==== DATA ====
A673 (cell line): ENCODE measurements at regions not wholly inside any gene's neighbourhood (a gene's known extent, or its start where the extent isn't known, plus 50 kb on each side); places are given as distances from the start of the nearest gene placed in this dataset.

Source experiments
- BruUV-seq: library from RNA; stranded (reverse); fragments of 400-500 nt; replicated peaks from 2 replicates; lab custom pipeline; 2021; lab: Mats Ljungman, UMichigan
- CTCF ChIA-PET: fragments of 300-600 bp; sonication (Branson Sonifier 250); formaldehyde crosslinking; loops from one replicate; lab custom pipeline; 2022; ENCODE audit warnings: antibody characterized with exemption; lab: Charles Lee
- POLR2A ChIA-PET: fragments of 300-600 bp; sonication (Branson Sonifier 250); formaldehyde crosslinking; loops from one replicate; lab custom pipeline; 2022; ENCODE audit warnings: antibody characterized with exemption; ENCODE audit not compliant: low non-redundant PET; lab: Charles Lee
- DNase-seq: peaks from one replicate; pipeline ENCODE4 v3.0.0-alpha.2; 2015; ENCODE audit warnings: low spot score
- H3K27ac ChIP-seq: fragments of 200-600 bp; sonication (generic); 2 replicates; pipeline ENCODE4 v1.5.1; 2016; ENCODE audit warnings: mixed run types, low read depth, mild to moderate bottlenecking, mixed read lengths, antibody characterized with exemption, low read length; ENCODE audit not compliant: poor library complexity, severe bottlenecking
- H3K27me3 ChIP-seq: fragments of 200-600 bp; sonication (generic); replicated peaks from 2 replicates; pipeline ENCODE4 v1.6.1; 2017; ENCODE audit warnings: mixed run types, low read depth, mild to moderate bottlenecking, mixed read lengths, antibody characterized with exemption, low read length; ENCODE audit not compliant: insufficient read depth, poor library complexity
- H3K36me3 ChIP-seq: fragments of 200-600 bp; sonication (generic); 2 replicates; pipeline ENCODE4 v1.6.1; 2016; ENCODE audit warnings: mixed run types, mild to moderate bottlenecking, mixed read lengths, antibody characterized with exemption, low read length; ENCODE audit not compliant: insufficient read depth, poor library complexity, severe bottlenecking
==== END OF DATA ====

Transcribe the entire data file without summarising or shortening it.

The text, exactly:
A673 (cell line): ENCODE measurements at regions not wholly inside any gene's neighbourhood (a gene's known extent, or its start where the extent isn't known, plus 50 kb on each side); places are given as distances from the start of the nearest gene placed in this dataset.

Source experiments
- BruUV-seq: library from RNA; stranded (reverse); fragments of 400-500 nt; replicated peaks from 2 replicates; lab custom pipeline; 2021; lab: Mats Ljungman, UMichigan
- CTCF ChIA-PET: fragments of 300-600 bp; sonication (Branson Sonifier 250); formaldehyde crosslinking; loops from one replicate; lab custom pipeline; 2022; ENCODE audit warnings: antibody characterized with exemption; lab: Charles Lee
- POLR2A ChIA-PET: fragments of 300-600 bp; sonication (Branson Sonifier 250); formaldehyde crosslinking; loops from one replicate; lab custom pipeline; 2022; ENCODE audit warnings: antibody characterized with exemption; ENCODE audit not compliant: low non-redundant PET; lab: Charles Lee
- DNase-seq: peaks from one replicate; pipeline ENCODE4 v3.0.0-alpha.2; 2015; ENCODE audit warnings: low spot score
- H3K27ac ChIP-seq: fragments of 200-600 bp; sonication (generic); 2 replicates; pipeline ENCODE4 v1.5.1; 2016; ENCODE audit warnings: mixed run types, low read depth, mild to moderate bottlenecking, mixed read lengths, antibody characterized with exemption, low read length; ENCODE audit not compliant: poor library complexity, severe bottlenecking
- H3K27me3 ChIP-seq: fragments of 200-600 bp; sonication (generic); replicated peaks from 2 replicates; pipeline ENCODE4 v1.6.1; 2017; ENCODE audit warnings: mixed run types, low read depth, mild to moderate bottlenecking, mixed read lengths, antibody characterized with exemption, low read length; ENCODE audit not compliant: insufficient read depth, poor library complexity
- H3K36me3 ChIP-seq: fragments of 200-600 bp; sonication (generic); 2 replicates; pipeline ENCODE4 v1.6.1; 2016; ENCODE audit warnings: mixed run types, mild to moderate bottlenecking, mixed read lengths, antibody characterized with exemption, low read length; ENCODE audit not compliant: insufficient read depth, poor library complexity, severe bottlenecking